'Have you ever done a bungee jump from a crashing aircraft before?' said a voice in my ear.
'I beg your pardon,' I said.
'What happens,' said the voice, 'is that you will make your way to the emergency exit of the plane because it is on fire and the engines are failing. You expect to be handed a parachute. Instead, you find to your terror that you are being offered the chance to do a bungee jump, by a man who looks suspiciously like Sir Norman Fowler, out of the aeroplane down towards the invisible sea below.'
'Why is it invisible?'
'Because it is dark.'
'But surely, if I do a bungee jump, I will then be dangling below the aircraft as it falls to its doom?'
'Well, not necessarily. If you do the jump correctly, you may well bounce right back into the plane.'
'Which is still falling?'
This conversation took place recently between me and a man who prefers to be called Rodney, in a small, suburban house in south London. We were not, I am glad to say, actually in a blazing aircraft. But I was about to go through all the sensations of doing so, as Rodney strapped me into a large helmet that, he assured me, would bring me 'virtual reality'.
Sure enough, seconds later I was undergoing all the experiences he had described. The burning aircraft, the rush to the exit, the
man who looked like Sir Norman Fowler - he looked so much like Sir Norman Fowler that I half-
expected him to lean over to me and say, 'Of course, it is a matter of record that the Government has spent far more on bungee-jumping than any previous government ever did' - and the descent into the night, the sickening fall, the even more sickening bounce at the end of the elastic rope, the return to the aircraft and, even worse, the discovery that they had not cancelled the movie after all but were about to show an old Burt Reynolds film.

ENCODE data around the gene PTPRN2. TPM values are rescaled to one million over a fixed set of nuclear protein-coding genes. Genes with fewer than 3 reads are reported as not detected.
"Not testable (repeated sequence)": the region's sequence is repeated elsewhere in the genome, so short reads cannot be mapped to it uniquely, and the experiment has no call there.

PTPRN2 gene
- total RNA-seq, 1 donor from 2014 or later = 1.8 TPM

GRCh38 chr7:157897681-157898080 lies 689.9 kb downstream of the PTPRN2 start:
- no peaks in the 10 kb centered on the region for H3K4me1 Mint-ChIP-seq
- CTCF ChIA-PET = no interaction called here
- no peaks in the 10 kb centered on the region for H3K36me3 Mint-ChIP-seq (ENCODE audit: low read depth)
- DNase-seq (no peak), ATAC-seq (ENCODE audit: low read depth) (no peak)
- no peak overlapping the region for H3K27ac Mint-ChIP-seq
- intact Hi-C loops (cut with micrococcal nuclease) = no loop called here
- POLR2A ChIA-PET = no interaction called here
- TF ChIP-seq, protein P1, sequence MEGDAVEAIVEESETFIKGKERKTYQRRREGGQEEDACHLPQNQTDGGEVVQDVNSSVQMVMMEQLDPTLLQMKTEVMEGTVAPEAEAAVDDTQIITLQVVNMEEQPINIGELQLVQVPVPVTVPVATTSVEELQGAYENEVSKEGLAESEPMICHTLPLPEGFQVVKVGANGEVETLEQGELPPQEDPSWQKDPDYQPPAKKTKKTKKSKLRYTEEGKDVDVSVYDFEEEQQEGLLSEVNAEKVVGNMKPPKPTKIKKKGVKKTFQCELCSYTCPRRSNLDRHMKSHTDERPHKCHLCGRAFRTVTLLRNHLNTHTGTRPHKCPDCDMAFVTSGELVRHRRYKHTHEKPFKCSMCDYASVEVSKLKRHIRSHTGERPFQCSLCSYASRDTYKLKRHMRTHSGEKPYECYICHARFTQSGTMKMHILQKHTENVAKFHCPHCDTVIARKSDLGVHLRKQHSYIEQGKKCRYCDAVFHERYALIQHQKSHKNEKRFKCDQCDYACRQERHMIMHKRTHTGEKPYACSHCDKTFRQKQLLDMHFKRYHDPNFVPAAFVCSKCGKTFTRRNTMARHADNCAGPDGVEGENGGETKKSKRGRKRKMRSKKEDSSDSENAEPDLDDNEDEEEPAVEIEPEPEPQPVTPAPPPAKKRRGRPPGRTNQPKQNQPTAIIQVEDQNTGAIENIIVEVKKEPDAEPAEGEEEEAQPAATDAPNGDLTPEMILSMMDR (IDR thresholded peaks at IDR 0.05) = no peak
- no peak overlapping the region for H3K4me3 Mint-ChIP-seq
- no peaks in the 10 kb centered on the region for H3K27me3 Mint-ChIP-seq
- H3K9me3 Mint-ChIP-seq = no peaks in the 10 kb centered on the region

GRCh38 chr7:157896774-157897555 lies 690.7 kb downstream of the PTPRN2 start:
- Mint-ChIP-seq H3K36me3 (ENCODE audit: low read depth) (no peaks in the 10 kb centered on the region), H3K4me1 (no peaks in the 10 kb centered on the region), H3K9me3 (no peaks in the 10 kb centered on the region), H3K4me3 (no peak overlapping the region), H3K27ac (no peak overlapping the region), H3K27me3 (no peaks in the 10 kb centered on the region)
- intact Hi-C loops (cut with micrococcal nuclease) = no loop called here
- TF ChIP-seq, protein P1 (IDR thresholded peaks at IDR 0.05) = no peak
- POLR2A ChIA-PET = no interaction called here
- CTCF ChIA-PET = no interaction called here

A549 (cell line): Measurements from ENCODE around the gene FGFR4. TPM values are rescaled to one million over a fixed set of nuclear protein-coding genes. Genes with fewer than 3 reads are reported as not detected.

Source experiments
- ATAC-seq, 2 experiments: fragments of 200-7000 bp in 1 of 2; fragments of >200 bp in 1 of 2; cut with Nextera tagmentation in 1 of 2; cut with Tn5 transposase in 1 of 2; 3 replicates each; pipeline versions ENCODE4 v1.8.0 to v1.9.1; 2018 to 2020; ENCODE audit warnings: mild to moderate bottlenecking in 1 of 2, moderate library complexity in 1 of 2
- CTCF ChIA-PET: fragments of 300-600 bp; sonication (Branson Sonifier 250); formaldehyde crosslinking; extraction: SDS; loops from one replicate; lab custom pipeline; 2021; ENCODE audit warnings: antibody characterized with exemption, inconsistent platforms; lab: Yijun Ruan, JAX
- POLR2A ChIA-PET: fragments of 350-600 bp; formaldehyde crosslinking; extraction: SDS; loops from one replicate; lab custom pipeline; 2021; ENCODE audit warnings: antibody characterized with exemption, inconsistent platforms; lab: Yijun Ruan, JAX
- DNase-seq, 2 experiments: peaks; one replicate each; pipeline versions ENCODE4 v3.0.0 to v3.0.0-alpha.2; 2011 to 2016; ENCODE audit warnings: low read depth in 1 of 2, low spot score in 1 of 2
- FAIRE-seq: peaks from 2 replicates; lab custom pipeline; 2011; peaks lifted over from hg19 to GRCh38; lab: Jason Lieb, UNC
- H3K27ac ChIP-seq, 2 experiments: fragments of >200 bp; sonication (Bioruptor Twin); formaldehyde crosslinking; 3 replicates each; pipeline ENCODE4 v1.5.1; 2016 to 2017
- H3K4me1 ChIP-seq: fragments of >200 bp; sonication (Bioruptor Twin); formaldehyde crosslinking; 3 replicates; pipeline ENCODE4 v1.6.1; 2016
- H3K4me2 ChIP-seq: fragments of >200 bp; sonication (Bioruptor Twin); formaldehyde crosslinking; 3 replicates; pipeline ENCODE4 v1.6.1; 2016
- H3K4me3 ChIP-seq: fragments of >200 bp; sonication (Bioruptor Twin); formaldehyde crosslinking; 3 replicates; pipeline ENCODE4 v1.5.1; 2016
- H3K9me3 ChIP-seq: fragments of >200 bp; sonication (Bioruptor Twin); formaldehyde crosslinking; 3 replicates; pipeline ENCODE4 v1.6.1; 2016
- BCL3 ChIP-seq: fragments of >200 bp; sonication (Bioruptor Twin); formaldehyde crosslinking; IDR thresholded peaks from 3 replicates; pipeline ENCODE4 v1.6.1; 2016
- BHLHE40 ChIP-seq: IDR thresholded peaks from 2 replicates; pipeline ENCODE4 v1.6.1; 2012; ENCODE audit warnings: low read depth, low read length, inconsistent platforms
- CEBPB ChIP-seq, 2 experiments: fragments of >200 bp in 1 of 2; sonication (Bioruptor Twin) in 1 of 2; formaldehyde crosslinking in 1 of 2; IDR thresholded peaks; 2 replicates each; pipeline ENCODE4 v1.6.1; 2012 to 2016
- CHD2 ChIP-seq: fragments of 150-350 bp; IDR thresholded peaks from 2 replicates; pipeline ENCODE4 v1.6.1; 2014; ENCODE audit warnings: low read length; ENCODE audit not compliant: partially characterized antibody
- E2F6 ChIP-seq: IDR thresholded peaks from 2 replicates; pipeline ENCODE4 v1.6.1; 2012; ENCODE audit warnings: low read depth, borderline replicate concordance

'What is the point of all this?' I asked him as I tottered from the helmet, shaking and pale. 'Why put people through it?'
'I started out in life as a kidnapper,' said Rodney. 'I used to kidnap people. Hold them captive. Get the ransom. Let them go.'
'Dodgy business,' I said.
'Not at all,' said Rodney. 'One or two successful jobs a year and you're doing well. A couple of ransoms of pounds 40,000 each and you've finished working for the year. Only thing was, it took so long. You'd have to keep the victim for weeks and months before he cracked, or before the money came through.
I blame the Beirut hostages.'
'For presenting an image of endurance. People kidnapped by me used to say to themselves, well, Brian Keenan could take it, so I can, too. So they stood up to it a lot better. But then I met a guy who sold this 'virtual reality' experience, and I thought, 'Hold on, I could use this in my game]' So I got him to prepare several programmes of pretty horrific experiences, like the bungee-jumping from the plane. There were others, like walking down the middle of the fast lane
on the M4, being given a lift by a joy rider on Ecstasy, sitting in a
police car chasing a joy rider on
Ecstasy . . .'
'And you strapped your kidnap victims into these experiences,' I said. 'Made them forcibly under-
go the most horrific peacetime
degradation . . . ?'
'Not just peacetime,' said Rodney. 'I had wartime things as well. Being bombed in Baghdad, being beaten by the Burmese government, being practically anywhere in Bosnia.'
'It's unthinkable,' I said. 'It's vile and sadistic and . . .'
'Hold on a moment,' said Rodney. 'What you don't realise is that almost all of them liked it. Incredible though it sounds, they all enjoyed it. People watch so many horror movies these days, and see so many terrible things on the news, that it's hard to shock them any more. To my disgust, I found that the kidnap victims were actually asking for a repeat of certain programmes. So I thought, stuff this for a pair of muskets, and I gave up kidnapping and went into the Horror Experience game full time. Now people queue up to get it.'
And, indeed, as I left, there was a small queue outside Rodney's door, and a man saying to him: 'Is this the right place for the flogging and keelhauling experience?' He was dressed in 18th-century naval uniform. I am not an intolerant man, but I think the authorities should act before it is too late.Reuse content